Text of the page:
RAW

RAW

Last 6 in stock
ISBN
9780571342419
Published
01/03/2018
9780571342419
Format
Paperback
Price
£14.99
Paperback
304

About the Book

The Wu-Tang Clan is American hip-hop royalty. Rolling Stone called them the ‘best rap group ever’ and their debut album is considered one of the greatest of all time. Since 1992, they have released seven gold and platinum studio albums with sales of more than 40 million copies. So how did nine kids from the Brownsville projects go from nothing to global icons? Remarkably, no one has told their story—until now. Raw is the incredible first-person account of one boy’s journey from the Staten Island projects to international stardom. Part social history, part confessional memoir, U-God’s intimate portrait of his life - and those of his Wu-Tang brothers – is a brave and unfiltered account of escaping poverty to transform the New York hip-hop scene forever.
The Wu-Tang Clan is American hip-hop royalty. Rolling Stone called them the ‘best rap group ever’ and their debut album is considered one of the greatest of all time. Since 1992, they have released seven gold and platinum studio albums with sales of more than 40 million copies. So how did nine kids from the Brownsville projects go from nothing to global icons? Remarkably, no one has told their story—until now. Raw is the incredible first-person account of one boy’s journey from the Staten Island projects to international stardom. Part social history, part confessional memoir, U-God’s intimate portrait of his life - and those of his Wu-Tang brothers – is a brave and unfiltered account of escaping poverty to transform the New York hip-hop scene forever.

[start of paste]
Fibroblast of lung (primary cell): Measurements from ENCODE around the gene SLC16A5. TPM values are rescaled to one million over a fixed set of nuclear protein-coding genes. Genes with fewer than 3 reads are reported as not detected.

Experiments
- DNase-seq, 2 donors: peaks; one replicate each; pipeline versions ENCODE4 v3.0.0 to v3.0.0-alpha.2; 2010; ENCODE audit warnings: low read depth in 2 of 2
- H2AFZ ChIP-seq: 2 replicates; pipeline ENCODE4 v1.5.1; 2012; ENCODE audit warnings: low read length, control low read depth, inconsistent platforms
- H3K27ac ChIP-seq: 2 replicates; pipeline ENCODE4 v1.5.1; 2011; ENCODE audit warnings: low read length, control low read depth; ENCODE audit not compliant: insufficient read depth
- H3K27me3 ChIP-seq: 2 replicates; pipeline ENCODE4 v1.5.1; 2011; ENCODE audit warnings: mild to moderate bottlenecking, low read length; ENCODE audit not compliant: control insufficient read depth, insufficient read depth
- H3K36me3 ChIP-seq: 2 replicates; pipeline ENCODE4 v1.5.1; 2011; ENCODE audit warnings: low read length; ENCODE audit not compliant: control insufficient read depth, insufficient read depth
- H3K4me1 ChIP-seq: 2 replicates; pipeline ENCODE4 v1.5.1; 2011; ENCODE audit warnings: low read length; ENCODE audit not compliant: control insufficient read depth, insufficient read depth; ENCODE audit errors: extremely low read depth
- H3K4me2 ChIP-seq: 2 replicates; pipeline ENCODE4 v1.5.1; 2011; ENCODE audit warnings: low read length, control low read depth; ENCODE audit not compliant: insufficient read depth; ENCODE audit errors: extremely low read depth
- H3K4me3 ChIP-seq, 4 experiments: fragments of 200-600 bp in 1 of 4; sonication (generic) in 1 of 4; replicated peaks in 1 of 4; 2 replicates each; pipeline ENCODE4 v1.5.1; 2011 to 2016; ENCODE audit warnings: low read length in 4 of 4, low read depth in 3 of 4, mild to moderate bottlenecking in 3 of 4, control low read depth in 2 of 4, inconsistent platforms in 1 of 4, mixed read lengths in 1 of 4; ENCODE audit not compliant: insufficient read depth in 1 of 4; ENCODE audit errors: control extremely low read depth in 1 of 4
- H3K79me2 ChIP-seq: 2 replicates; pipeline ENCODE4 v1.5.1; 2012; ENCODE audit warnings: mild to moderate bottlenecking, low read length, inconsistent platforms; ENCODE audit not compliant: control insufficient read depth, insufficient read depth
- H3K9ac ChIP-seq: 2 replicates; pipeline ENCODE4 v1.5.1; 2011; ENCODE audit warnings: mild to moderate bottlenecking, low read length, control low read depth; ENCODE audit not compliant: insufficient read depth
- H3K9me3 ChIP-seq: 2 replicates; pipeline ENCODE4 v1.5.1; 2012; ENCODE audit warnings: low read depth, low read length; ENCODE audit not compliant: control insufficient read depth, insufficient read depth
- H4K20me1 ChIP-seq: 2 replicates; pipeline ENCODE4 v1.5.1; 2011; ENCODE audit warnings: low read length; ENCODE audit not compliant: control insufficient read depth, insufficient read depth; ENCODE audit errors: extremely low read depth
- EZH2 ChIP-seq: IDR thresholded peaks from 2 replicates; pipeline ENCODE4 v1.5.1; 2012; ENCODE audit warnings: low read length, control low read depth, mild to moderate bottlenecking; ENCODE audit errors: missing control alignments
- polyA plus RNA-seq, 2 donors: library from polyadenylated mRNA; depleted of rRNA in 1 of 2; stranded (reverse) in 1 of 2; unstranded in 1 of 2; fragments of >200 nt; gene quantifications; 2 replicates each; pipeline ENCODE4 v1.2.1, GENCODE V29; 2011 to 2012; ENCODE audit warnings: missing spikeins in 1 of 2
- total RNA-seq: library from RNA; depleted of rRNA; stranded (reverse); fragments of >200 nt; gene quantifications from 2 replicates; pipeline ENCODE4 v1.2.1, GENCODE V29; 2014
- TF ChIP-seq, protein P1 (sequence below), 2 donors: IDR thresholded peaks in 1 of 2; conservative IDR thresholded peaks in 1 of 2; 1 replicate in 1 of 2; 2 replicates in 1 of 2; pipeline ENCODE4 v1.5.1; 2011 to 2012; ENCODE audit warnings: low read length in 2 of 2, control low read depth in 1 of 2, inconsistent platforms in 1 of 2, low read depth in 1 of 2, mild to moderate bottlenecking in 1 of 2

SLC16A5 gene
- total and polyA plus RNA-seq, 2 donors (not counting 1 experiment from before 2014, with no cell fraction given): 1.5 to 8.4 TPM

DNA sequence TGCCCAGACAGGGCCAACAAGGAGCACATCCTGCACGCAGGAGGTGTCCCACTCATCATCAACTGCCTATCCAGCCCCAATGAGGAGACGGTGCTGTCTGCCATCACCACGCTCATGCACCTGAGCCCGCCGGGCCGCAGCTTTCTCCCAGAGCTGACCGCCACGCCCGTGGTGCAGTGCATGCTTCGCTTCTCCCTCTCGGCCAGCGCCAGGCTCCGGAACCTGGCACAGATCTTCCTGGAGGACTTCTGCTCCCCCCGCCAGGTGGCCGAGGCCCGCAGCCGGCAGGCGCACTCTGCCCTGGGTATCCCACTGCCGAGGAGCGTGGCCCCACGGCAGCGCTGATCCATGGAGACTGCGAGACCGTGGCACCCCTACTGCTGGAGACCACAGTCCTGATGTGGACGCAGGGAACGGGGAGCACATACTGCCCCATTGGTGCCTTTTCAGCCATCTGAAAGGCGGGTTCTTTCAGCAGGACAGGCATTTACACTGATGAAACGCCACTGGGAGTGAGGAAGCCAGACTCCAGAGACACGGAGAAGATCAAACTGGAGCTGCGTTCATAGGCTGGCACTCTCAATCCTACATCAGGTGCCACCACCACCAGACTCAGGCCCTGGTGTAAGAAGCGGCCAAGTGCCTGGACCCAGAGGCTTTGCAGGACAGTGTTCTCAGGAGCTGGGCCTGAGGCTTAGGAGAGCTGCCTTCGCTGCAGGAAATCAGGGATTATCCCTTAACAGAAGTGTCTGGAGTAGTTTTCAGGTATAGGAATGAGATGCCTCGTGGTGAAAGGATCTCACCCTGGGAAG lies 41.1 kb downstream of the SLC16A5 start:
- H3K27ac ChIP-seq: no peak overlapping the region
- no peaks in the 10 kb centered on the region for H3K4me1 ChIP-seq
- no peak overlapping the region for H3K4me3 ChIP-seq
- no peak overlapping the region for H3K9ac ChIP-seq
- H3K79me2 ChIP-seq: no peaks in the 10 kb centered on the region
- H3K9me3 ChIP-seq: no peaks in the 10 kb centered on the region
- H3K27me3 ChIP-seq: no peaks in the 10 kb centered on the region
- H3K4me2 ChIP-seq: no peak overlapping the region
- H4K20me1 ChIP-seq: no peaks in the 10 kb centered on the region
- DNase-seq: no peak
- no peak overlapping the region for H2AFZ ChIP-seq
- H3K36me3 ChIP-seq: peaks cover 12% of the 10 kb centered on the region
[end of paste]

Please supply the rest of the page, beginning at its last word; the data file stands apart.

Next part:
“Unexpectedly moving ... An unusual degree of self-awareness about this fact. He describes how difficult it can be to maintain his craft and his confidence, a rare sort of candor in an art form typically premised on effortless cool. But the memoir’s most endearing moments involve the small victories that come with surviving ... “Raw” feels cathartic, as Hawkins finds the language and perspective to reckon with his past.”
- New Yorker
“Those hungry for an insight into the Wu's lifestyles or their inner creative process will get a few peeks into the mansions and the recording booths here [...] The bigger story, though, is his life. He writes with a mixture of braggadocio, insight, pride and weariness about the years leading up to the Wu-Tang, with the occasional laugh to break up the litany of horror.”
- Observer